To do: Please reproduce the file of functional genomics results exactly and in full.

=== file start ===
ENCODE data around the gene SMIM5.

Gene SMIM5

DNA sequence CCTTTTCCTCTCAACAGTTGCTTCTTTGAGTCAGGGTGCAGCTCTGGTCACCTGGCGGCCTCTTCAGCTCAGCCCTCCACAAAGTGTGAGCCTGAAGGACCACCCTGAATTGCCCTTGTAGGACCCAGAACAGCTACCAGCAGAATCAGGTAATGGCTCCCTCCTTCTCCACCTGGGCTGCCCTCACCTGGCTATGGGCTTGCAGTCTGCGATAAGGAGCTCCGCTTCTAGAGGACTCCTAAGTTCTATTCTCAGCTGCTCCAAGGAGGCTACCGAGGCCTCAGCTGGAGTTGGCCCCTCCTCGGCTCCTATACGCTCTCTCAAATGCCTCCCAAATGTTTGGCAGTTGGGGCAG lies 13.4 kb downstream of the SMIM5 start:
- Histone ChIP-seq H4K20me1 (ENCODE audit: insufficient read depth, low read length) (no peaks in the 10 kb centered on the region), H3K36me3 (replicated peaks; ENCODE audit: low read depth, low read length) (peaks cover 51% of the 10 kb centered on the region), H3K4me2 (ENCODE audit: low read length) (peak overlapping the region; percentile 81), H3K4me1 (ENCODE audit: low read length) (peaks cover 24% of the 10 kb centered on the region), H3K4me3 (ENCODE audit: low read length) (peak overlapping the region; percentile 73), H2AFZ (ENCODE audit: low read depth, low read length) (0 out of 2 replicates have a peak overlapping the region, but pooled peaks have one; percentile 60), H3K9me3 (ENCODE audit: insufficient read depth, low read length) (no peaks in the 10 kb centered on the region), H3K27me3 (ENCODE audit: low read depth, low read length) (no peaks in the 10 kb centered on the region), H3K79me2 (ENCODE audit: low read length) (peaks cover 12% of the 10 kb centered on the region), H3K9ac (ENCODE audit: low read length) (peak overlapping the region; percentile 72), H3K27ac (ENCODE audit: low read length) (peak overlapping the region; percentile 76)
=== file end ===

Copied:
ENCODE data around the gene SMIM5.

Gene SMIM5

DNA sequence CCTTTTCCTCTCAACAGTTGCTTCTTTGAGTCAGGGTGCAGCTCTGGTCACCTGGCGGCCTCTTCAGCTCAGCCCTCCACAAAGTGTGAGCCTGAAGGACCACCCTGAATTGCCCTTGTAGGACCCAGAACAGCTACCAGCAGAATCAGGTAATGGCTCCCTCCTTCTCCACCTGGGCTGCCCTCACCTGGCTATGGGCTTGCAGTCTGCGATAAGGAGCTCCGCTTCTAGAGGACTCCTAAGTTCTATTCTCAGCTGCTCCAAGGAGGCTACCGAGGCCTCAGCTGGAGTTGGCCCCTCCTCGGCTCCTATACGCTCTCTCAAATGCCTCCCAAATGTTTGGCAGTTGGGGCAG lies 13.4 kb downstream of the SMIM5 start:
- Histone ChIP-seq H4K20me1 (ENCODE audit: insufficient read depth, low read length) (no peaks in the 10 kb centered on the region), H3K36me3 (replicated peaks; ENCODE audit: low read depth, low read length) (peaks cover 51% of the 10 kb centered on the region), H3K4me2 (ENCODE audit: low read length) (peak overlapping the region; percentile 81), H3K4me1 (ENCODE audit: low read length) (peaks cover 24% of the 10 kb centered on the region), H3K4me3 (ENCODE audit: low read length) (peak overlapping the region; percentile 73), H2AFZ (ENCODE audit: low read depth, low read length) (0 out of 2 replicates have a peak overlapping the region, but pooled peaks have one; percentile 60), H3K9me3 (ENCODE audit: insufficient read depth, low read length) (no peaks in the 10 kb centered on the region), H3K27me3 (ENCODE audit: low read depth, low read length) (no peaks in the 10 kb centered on the region), H3K79me2 (ENCODE audit: low read length) (peaks cover 12% of the 10 kb centered on the region), H3K9ac (ENCODE audit: low read length) (peak overlapping the region; percentile 72), H3K27ac (ENCODE audit: low read length) (peak overlapping the region; percentile 76)